Social Proximity and Bureaucrat Performance: Evidence from India

65 Pages Posted: 7 Mar 2019 Last revised: 11 Mar 2019

See all articles by Marianne Bertrand

Marianne Bertrand

University of Chicago - Booth School of Business; National Bureau of Economic Research (NBER); Centre for Economic Policy Research (CEPR)

Robin Burgess

London School of Economics (LSE) - Department of Economics; Centre for Economic Policy Research (CEPR); National Bureau of Economic Research (NBER)

Guo Xu

University of California, Berkeley - Haas School of Business

Multiple version iconThere are 2 versions of this paper

Date Written: March 2019

Abstract

Using exogenous variation in social proximity generated by an allocation rule, we find that bureaucrats assigned to their home states are perceived to be more corrupt and less able to withstand illegitimate political pressure. Despite this, we observe that home officers are more likely to be promoted in the later stages of their careers. To understand this dissonance between performance and promotion we show that incoming Chief Ministers preferentially promote home officers that come from the same home district. Taken together, our results suggest that social proximity hampers bureaucrat performance by facilitating political capture and corruption.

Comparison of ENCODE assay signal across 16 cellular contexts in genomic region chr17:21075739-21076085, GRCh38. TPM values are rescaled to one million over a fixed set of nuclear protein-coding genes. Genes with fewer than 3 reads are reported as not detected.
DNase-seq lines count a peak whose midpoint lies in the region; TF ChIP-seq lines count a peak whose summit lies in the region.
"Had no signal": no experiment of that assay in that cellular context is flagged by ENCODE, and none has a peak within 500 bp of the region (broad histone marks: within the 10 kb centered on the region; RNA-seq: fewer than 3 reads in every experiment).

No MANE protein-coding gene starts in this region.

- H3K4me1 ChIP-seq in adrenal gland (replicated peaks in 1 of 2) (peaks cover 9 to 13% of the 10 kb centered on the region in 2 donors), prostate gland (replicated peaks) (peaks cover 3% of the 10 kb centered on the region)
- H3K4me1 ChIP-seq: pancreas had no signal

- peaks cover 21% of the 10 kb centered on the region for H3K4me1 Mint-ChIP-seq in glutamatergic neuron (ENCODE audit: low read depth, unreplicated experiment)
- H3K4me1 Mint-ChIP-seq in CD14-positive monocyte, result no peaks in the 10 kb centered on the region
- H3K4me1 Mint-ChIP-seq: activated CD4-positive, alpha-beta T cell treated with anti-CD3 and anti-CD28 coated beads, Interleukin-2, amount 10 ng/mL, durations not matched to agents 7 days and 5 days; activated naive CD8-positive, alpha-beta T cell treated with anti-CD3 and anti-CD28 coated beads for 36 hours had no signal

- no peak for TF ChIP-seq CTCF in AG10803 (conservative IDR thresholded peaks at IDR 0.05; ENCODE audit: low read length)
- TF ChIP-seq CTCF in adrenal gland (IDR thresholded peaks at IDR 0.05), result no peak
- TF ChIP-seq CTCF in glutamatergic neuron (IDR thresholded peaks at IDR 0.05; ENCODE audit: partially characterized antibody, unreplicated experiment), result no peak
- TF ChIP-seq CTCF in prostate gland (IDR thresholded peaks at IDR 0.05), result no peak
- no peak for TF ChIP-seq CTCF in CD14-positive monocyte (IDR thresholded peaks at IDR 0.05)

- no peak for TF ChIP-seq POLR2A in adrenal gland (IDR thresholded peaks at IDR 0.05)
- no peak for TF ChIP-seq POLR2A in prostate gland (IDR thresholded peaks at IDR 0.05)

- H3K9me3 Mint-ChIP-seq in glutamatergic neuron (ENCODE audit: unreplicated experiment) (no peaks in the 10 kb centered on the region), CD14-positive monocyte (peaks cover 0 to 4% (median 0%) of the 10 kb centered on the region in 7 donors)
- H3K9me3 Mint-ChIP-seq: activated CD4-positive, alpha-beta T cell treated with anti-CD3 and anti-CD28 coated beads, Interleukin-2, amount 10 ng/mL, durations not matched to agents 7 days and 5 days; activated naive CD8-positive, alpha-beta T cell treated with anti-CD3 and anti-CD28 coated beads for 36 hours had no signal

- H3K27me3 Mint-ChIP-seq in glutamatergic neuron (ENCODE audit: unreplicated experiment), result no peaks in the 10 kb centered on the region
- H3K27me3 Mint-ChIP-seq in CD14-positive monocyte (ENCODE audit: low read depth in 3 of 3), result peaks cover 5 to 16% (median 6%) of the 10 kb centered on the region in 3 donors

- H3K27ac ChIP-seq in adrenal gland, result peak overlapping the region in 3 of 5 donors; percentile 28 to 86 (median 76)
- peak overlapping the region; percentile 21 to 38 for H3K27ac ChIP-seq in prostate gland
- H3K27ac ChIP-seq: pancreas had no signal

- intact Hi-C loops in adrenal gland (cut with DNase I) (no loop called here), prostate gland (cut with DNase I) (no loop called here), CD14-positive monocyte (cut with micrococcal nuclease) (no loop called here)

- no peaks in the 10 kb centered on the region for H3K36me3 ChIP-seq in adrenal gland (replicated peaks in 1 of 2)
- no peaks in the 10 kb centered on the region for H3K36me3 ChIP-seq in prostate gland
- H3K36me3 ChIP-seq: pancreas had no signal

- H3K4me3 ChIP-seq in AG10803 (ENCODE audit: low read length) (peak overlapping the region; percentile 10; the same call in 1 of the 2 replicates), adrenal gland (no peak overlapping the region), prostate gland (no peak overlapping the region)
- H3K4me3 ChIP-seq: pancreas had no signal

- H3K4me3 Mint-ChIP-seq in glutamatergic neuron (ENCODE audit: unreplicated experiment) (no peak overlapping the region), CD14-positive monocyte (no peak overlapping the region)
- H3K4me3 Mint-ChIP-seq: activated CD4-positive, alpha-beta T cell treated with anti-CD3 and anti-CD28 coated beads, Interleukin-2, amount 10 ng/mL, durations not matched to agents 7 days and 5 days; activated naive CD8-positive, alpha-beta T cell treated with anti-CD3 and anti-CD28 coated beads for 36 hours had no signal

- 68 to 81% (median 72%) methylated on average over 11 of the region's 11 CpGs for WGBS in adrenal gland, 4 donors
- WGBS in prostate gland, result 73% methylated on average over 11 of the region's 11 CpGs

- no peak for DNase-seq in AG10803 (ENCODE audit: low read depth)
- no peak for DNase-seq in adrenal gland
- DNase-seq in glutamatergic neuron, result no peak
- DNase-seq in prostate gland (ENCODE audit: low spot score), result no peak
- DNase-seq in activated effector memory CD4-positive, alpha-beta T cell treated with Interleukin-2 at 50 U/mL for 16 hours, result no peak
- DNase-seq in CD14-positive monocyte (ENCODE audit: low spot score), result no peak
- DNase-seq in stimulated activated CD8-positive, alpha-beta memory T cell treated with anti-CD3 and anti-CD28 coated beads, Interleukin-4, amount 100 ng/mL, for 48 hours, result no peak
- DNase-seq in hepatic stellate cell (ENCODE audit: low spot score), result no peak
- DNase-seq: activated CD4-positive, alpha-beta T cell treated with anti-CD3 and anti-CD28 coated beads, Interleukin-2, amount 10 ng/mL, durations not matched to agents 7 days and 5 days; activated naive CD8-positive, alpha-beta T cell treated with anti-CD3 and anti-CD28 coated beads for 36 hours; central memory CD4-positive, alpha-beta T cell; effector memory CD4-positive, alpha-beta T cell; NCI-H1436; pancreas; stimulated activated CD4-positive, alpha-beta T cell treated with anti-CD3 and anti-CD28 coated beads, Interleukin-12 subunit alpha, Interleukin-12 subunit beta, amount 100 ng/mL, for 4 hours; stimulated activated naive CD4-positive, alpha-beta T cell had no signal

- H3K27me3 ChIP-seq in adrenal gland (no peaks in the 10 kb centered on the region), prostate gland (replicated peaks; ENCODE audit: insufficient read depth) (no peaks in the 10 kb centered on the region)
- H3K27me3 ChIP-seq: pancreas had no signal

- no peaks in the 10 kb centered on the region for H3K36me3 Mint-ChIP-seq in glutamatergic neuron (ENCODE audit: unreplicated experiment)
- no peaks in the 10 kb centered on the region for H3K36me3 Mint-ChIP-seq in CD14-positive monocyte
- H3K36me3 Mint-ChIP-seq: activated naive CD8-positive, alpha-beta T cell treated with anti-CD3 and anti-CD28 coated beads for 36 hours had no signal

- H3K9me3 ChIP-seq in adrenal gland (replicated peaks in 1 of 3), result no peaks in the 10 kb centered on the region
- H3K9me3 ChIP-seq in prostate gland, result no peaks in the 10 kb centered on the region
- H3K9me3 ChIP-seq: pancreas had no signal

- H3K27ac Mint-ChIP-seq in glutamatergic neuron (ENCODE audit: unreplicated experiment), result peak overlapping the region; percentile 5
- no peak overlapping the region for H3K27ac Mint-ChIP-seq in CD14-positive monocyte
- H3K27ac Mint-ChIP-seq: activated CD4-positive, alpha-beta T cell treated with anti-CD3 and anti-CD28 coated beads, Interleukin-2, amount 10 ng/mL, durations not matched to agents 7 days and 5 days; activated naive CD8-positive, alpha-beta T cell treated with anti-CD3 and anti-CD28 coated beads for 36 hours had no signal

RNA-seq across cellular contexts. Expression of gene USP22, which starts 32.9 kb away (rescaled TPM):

Keywords: bureaucrat performance, performance and promotion, political economy, Social proximity

JEL Classification: D73, H11, O10

Suggested Citation

Bertrand, Marianne and Burgess, Robin and Xu, Guo, Social Proximity and Bureaucrat Performance: Evidence from India (March 2019). CEPR Discussion Paper No. DP13562, Available at SSRN: https://ssrn.com/abstract=3346353

Marianne Bertrand (Contact Author)

University of Chicago - Booth School of Business ( email )

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HOME PAGE: http://gsbwww.uchicago.edu/fac/marianne.bertrand/vita/cv_0604.pdf

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Centre for Economic Policy Research (CEPR)

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Robin Burgess

London School of Economics (LSE) - Department of Economics ( email )

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HOME PAGE: http://econ.lse.ac.uk/staff/rburgess/index_own.html

Centre for Economic Policy Research (CEPR)

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National Bureau of Economic Research (NBER)

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Guo Xu

University of California, Berkeley - Haas School of Business ( email )

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Berkeley, CA 94720
United States

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